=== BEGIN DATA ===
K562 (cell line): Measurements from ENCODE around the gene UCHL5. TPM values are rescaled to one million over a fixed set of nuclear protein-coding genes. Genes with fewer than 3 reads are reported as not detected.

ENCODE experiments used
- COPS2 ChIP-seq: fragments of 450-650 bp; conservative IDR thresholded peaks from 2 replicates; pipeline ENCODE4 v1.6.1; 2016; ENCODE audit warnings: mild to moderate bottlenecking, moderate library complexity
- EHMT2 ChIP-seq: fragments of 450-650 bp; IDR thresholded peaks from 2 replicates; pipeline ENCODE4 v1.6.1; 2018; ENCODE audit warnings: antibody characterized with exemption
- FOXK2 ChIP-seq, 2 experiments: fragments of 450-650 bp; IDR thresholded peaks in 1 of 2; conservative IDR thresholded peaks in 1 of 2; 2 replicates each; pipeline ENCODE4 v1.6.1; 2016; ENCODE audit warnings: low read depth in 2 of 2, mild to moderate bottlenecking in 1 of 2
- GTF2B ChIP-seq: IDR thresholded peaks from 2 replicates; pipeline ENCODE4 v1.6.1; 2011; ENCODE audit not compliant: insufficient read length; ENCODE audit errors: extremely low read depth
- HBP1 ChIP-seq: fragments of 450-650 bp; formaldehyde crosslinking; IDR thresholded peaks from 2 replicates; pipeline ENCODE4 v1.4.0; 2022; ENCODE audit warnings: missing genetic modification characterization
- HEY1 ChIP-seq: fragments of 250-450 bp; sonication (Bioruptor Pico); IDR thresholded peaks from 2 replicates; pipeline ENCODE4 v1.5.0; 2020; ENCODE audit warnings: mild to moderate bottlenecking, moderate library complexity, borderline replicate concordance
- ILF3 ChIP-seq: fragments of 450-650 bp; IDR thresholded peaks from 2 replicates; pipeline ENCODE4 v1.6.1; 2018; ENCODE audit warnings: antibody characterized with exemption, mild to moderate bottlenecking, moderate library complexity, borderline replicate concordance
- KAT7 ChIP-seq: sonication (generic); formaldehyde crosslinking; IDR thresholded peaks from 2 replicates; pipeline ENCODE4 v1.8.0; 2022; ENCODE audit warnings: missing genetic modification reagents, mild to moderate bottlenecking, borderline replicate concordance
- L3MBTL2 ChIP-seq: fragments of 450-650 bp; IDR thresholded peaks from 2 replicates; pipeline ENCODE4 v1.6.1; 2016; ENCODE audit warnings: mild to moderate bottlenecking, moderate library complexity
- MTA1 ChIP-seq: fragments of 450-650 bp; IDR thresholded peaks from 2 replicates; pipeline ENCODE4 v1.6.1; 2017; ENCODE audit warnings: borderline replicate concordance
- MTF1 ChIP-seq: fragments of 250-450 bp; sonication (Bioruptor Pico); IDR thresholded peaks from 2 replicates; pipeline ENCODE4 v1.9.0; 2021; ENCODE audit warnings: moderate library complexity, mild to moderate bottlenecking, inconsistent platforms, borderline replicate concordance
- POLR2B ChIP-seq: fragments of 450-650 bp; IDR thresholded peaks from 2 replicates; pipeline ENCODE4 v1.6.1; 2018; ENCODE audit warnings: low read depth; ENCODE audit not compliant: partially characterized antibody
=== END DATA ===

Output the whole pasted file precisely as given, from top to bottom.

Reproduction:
K562 (cell line): Measurements from ENCODE around the gene UCHL5. TPM values are rescaled to one million over a fixed set of nuclear protein-coding genes. Genes with fewer than 3 reads are reported as not detected.

ENCODE experiments used
- COPS2 ChIP-seq: fragments of 450-650 bp; conservative IDR thresholded peaks from 2 replicates; pipeline ENCODE4 v1.6.1; 2016; ENCODE audit warnings: mild to moderate bottlenecking, moderate library complexity
- EHMT2 ChIP-seq: fragments of 450-650 bp; IDR thresholded peaks from 2 replicates; pipeline ENCODE4 v1.6.1; 2018; ENCODE audit warnings: antibody characterized with exemption
- FOXK2 ChIP-seq, 2 experiments: fragments of 450-650 bp; IDR thresholded peaks in 1 of 2; conservative IDR thresholded peaks in 1 of 2; 2 replicates each; pipeline ENCODE4 v1.6.1; 2016; ENCODE audit warnings: low read depth in 2 of 2, mild to moderate bottlenecking in 1 of 2
- GTF2B ChIP-seq: IDR thresholded peaks from 2 replicates; pipeline ENCODE4 v1.6.1; 2011; ENCODE audit not compliant: insufficient read length; ENCODE audit errors: extremely low read depth
- HBP1 ChIP-seq: fragments of 450-650 bp; formaldehyde crosslinking; IDR thresholded peaks from 2 replicates; pipeline ENCODE4 v1.4.0; 2022; ENCODE audit warnings: missing genetic modification characterization
- HEY1 ChIP-seq: fragments of 250-450 bp; sonication (Bioruptor Pico); IDR thresholded peaks from 2 replicates; pipeline ENCODE4 v1.5.0; 2020; ENCODE audit warnings: mild to moderate bottlenecking, moderate library complexity, borderline replicate concordance
- ILF3 ChIP-seq: fragments of 450-650 bp; IDR thresholded peaks from 2 replicates; pipeline ENCODE4 v1.6.1; 2018; ENCODE audit warnings: antibody characterized with exemption, mild to moderate bottlenecking, moderate library complexity, borderline replicate concordance
- KAT7 ChIP-seq: sonication (generic); formaldehyde crosslinking; IDR thresholded peaks from 2 replicates; pipeline ENCODE4 v1.8.0; 2022; ENCODE audit warnings: missing genetic modification reagents, mild to moderate bottlenecking, borderline replicate concordance
- L3MBTL2 ChIP-seq: fragments of 450-650 bp; IDR thresholded peaks from 2 replicates; pipeline ENCODE4 v1.6.1; 2016; ENCODE audit warnings: mild to moderate bottlenecking, moderate library complexity
- MTA1 ChIP-seq: fragments of 450-650 bp; IDR thresholded peaks from 2 replicates; pipeline ENCODE4 v1.6.1; 2017; ENCODE audit warnings: borderline replicate concordance
- MTF1 ChIP-seq: fragments of 250-450 bp; sonication (Bioruptor Pico); IDR thresholded peaks from 2 replicates; pipeline ENCODE4 v1.9.0; 2021; ENCODE audit warnings: moderate library complexity, mild to moderate bottlenecking, inconsistent platforms, borderline replicate concordance
- POLR2B ChIP-seq: fragments of 450-650 bp; IDR thresholded peaks from 2 replicates; pipeline ENCODE4 v1.6.1; 2018; ENCODE audit warnings: low read depth; ENCODE audit not compliant: partially characterized antibody